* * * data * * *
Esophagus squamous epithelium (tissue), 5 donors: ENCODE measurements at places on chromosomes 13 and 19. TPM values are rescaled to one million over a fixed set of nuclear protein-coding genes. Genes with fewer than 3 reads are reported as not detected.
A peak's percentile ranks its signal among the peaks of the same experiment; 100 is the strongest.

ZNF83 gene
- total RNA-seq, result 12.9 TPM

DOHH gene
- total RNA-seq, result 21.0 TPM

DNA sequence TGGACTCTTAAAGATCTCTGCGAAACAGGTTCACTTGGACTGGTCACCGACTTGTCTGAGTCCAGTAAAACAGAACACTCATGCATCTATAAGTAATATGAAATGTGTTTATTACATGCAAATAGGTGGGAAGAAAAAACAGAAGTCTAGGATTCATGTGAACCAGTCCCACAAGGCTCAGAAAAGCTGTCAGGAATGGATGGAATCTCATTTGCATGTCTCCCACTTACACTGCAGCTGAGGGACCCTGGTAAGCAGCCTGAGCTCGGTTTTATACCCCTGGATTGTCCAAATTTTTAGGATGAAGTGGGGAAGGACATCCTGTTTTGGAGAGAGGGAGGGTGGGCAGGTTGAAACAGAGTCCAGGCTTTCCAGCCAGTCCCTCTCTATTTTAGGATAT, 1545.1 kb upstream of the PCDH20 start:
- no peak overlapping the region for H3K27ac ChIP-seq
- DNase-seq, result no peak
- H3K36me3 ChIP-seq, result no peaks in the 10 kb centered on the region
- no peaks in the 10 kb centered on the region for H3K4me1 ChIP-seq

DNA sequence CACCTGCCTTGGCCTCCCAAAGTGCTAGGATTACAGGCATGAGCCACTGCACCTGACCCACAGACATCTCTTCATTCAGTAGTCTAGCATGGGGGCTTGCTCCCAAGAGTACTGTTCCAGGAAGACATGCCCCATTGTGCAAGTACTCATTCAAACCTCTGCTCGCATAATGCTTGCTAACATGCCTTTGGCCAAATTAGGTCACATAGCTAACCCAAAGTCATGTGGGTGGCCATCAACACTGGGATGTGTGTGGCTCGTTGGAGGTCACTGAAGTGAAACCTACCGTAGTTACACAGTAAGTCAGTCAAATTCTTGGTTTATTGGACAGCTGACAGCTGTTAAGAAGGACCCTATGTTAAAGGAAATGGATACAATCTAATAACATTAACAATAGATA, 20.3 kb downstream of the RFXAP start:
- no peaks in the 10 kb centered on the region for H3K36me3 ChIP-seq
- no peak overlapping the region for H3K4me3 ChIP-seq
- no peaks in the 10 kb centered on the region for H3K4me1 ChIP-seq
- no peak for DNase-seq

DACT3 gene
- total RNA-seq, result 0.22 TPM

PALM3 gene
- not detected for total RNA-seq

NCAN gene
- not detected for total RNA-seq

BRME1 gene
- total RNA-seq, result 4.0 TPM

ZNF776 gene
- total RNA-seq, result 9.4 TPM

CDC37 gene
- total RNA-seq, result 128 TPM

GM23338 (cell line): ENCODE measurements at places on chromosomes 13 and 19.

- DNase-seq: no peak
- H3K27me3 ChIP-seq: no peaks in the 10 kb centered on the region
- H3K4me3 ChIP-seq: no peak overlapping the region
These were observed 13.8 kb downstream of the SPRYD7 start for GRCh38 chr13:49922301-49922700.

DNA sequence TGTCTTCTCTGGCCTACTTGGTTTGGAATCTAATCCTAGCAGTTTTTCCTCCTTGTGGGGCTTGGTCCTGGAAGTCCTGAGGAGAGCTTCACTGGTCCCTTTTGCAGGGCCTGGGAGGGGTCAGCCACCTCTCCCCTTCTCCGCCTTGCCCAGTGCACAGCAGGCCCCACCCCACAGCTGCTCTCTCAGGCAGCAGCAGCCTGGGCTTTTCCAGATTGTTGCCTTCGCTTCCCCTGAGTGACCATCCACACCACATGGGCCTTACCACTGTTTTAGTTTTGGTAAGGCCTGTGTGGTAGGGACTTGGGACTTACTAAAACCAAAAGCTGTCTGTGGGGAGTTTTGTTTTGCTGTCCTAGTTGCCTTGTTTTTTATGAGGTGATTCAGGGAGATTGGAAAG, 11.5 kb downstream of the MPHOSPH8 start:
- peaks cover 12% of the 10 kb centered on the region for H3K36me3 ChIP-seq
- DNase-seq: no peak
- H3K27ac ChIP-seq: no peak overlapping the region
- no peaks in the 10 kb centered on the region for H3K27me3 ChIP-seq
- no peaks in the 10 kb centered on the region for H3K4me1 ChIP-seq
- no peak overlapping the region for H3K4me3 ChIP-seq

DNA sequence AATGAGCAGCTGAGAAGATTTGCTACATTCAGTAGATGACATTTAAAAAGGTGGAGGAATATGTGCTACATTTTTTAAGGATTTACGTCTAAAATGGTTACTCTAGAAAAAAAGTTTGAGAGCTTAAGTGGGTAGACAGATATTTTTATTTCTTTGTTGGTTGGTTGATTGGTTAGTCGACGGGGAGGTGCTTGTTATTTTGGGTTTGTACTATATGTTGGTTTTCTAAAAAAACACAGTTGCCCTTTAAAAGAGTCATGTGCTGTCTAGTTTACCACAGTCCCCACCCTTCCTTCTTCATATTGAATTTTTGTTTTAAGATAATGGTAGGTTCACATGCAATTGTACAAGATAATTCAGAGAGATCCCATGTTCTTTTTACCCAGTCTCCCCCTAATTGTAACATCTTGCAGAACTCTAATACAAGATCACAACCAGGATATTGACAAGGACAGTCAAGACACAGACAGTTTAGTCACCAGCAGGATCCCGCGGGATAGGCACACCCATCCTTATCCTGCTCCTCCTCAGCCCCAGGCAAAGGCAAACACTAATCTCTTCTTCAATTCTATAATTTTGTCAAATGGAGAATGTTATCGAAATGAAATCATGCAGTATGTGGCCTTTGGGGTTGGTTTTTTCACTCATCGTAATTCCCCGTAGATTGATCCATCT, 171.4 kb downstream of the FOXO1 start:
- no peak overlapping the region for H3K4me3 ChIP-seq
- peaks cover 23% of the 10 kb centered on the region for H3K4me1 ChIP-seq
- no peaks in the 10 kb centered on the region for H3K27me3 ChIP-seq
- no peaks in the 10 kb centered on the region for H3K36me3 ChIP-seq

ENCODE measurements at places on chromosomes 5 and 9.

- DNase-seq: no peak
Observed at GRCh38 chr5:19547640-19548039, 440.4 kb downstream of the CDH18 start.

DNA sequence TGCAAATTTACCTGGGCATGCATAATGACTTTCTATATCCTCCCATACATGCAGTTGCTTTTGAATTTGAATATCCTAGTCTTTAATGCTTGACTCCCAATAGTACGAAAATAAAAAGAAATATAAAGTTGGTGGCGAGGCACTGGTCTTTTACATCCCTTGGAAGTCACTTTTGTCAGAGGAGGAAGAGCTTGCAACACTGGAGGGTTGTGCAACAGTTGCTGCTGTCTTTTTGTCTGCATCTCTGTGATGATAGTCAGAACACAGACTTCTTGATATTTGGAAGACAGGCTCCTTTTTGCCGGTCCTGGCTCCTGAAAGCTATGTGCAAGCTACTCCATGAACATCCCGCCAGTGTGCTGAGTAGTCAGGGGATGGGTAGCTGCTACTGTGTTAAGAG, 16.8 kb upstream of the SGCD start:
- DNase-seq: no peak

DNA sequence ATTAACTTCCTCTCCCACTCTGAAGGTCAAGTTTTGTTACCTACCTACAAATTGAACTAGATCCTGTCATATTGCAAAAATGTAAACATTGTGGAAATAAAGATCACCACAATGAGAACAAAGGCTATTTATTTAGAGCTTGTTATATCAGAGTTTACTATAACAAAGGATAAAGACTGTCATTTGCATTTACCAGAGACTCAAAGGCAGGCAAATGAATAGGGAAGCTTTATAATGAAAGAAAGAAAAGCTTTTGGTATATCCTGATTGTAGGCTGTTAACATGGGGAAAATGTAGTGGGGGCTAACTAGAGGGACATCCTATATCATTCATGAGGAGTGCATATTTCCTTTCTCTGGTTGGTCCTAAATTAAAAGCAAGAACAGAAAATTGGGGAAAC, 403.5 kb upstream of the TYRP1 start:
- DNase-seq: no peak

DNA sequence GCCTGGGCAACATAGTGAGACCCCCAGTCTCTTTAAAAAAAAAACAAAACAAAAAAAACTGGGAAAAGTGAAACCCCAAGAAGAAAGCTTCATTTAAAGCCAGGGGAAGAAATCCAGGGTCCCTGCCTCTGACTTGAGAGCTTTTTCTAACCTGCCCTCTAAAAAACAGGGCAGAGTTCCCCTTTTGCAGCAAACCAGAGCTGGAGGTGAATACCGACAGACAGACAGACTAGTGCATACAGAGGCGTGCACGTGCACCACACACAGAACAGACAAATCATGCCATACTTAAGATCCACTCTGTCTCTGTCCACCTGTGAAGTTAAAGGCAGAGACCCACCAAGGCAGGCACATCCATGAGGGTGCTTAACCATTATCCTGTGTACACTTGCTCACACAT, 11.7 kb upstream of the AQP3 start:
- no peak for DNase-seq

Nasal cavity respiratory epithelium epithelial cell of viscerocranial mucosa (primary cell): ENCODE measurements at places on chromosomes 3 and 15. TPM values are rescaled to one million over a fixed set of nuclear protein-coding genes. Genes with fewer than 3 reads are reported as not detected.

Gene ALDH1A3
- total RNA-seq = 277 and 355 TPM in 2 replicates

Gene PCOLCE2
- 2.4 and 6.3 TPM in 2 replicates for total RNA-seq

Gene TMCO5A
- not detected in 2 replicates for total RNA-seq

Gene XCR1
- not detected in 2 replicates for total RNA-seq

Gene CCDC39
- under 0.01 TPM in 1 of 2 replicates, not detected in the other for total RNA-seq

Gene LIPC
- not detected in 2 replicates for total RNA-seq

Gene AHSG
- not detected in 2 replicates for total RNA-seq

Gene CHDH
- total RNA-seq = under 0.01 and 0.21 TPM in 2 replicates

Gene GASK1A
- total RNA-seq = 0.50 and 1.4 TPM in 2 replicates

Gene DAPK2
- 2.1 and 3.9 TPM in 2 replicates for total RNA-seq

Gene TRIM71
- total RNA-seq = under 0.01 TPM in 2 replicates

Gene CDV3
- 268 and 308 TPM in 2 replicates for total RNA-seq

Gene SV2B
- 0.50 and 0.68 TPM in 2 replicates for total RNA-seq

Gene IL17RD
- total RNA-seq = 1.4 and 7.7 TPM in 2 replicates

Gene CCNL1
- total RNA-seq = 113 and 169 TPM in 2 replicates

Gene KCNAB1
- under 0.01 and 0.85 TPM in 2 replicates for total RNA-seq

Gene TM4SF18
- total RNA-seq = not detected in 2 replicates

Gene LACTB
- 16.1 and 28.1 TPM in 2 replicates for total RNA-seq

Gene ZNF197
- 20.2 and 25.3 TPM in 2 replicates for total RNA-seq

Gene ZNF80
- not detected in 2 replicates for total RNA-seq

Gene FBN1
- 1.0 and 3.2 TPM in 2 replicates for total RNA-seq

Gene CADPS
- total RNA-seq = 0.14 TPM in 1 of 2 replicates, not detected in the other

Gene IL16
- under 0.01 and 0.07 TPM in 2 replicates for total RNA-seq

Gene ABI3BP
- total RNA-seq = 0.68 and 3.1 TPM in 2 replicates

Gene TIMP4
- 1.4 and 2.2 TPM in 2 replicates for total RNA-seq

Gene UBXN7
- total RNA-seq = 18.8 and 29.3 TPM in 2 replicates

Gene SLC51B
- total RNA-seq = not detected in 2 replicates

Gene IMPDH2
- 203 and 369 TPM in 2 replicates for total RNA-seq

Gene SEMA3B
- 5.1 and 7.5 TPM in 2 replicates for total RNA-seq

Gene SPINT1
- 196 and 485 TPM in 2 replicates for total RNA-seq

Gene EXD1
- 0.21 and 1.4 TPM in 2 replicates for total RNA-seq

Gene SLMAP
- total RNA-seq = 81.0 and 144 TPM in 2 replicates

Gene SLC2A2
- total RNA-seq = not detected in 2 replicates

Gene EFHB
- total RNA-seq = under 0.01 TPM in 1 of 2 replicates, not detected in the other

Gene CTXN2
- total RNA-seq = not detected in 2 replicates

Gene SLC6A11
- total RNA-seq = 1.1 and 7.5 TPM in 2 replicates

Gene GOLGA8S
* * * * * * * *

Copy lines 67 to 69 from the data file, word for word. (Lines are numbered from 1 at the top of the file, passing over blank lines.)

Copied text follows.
- not detected in 2 replicates for total RNA-seq

Gene AHSG
- not detected in 2 replicates for total RNA-seq